DUBLIN, Ireland — “Abortion has to be free, safe and legal. We will discuss calmly, courteously and intelligently. Get the vote out and vote for repeal,” was the message when some 5,000 campaigners for the repeal of the Eighth Amendment to the Irish Constitution rallied here on International Women’s Day March 8. The amendment, adopted 35 years ago, “acknowledges the right to life of the unborn” and effectively prevents women’s access to abortion.
A growing campaign for abortion rights led Irish Prime Minister Leo Varadkar to announce Jan. 29 that a new referendum to repeal the amendment will be held this spring.
Many young people joined the protest, carrying banners like “School students for the repeal of the Eighth Amendment” and “School students for choice.”
Nadia Paez Dieter, a 32-year-old teacher from Argentina, told us she was surprised to learn about the situation for women in Ireland. She has been part of the fight going on in Argentina to win safe and legal abortion. “Women die in dangerous and illegal clinics there,” she said. “It’s our freedom that’s at stake.” That same day hundreds of thousands marched in Buenos Aires, demanding a woman’s right to choose abortion.
Catharina Tirsén, one of the authors of this article, is standing as a candidate for the Communist League in the United Kingdom for Manchester City Council. “Your fight is one example of a political awakening and growing resistance around the world,” read a message of solidarity she got out to fellow marchers. “Women and men in their hundreds of thousands took to the streets in Iran in December against the regime’s wars in Iraq, Syria and Yemen, its assaults on women’s rights and other attacks on working people. Teachers and other school workers struck in West Virginia in the United States. They say: ‘We’re fighting for all workers.’”
She was joined by other members of the Communist League on the march, who carried a sign reading, “Women’s right to choose strengthens unity on road to workers power.”
Changes in social attitude
There have been significant changes in social relations and attitudes in Ireland. The number of working women jumped 20 percent since 1993. Restrictions on the sale of contraception were dropped in 1993, divorce was legalized in 1996, votes in 1992 and 2002 altered the law to permit abortion if a woman was deemed a suicide risk, and same sex marriage was legalized by a 62 percent vote in 2015.
There remains substantial opposition to changing the abortion ban. After the pro-repeal demonstrations, tens of thousands gathered here March 10 in an “All Ireland Rally for Life” called by the Save the Eighth campaign, backed by the Roman Catholic Church.
“I have convinced my parents and my sister to vote for repeal,” a woman named Amy told us as we demonstrated March 8. “But my brother is very much against abortion. He says that is what the referendum is about, not a woman’s right to choose. “I’m worried because it’s not certain repeal will win,” she said. “It is important to reach outside Dublin and into the countryside.”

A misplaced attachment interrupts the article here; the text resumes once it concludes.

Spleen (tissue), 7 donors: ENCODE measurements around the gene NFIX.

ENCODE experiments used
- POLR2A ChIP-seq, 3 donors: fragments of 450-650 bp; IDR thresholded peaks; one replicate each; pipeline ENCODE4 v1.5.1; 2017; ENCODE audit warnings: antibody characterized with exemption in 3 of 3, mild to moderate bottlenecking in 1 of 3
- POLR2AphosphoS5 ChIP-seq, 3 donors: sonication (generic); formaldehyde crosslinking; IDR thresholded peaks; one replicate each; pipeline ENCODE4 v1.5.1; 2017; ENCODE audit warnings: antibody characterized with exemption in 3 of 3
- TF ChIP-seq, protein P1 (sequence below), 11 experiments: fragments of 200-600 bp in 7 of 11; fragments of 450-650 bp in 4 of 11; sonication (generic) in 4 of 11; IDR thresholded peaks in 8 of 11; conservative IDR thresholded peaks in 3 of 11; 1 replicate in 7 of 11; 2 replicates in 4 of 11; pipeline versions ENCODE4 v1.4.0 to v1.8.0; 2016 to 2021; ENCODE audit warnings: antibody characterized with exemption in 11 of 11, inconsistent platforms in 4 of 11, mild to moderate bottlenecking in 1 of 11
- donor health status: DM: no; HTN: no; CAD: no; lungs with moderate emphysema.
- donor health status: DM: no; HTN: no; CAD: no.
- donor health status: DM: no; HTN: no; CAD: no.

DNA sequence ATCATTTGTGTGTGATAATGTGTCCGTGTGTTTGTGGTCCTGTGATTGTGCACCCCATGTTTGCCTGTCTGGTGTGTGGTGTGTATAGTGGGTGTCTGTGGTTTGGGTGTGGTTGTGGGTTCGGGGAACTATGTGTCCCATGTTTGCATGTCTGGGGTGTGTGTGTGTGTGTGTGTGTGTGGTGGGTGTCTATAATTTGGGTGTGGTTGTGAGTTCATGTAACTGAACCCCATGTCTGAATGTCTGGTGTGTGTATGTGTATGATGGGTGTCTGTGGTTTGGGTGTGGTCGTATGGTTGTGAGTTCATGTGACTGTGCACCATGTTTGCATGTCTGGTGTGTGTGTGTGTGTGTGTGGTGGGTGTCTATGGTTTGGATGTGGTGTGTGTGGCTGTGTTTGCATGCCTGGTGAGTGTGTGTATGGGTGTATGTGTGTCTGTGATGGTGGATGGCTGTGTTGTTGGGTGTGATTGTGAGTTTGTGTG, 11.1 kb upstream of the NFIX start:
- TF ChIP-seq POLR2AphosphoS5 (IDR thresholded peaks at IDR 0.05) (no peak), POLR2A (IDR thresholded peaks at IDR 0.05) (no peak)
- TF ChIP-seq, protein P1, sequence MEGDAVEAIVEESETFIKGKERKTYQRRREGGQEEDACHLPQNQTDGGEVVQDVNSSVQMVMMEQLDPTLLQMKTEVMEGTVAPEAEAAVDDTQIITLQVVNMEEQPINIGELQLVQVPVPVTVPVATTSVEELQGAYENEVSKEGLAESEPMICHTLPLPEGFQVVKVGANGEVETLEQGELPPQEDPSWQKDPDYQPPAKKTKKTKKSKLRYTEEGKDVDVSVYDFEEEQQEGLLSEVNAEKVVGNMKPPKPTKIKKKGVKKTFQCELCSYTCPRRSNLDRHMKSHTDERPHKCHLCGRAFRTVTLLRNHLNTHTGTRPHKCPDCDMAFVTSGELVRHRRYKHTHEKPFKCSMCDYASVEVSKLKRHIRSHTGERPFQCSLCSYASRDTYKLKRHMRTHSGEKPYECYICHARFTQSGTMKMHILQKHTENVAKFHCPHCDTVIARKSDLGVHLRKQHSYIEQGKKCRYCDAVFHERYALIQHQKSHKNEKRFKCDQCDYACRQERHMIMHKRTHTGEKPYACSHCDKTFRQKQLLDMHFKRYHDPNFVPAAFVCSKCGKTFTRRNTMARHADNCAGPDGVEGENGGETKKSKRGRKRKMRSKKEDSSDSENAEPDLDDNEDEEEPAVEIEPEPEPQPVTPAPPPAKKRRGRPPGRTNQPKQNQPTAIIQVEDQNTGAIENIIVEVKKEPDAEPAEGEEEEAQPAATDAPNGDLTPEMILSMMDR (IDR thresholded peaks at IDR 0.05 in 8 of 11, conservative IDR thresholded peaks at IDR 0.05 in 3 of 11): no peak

Communist League members spent two days going door to door in working-class neighborhoods in Dublin to discuss the referendum and broader politics. We explained we’re building a party that can lead the fight to get rid of capitalism and replace it with a government of workers and small farmers. We said we were in Dublin to support the repeal demonstration and to learn about what’s facing working people.
Linda O’Sullivan, a young special needs teacher, spoke with Ólof Andra Proppé and Dag Tirsén on her doorstep in Finglas, about how the abortion question is connected to the broader crisis of capitalism, to the fights by school workers in West Virginia and other working-class struggles. “This is a good time for you to come and raise these ideas here,” she said. “Ireland is changing.”
“I keep thinking about it, I don’t know what to vote,” one woman told Proppé. “Abortion shouldn’t be too easy. But I have accompanied two of my friends to England for abortions.”
One young man said he was concerned because a young woman he knew had had an abortion without telling her boyfriend. “But I am going to vote yes, it has to be the woman’s decision,” he said.
“I don’t agree with repealing the Eighth Amendment and making abortion legal. A lot of people have abortions on very loose grounds,” Annette Brennan, a hairdresser from Finglas, told Pamela Holmes and Dag Tirsén. “People should take more responsibility for their own actions.”
“It’s not a question of being for or against abortion,” responded Holmes. “It’s who makes the decision. Women need the right to control their own bodies, not the government.”
“One hundred years ago women were part of the Russian Revolution and gained the right to vote, to divorce and to legal abortion — three of the most important conquests for women,” Dag Tirsén said. “Without them women can’t be full citizens.”
“You’ve got a point there,” Brennan said. “I may reconsider how I vote. Things are changing and maybe you can’t stop the changes.” She got a subscription to the Militant and we promised to stay in touch.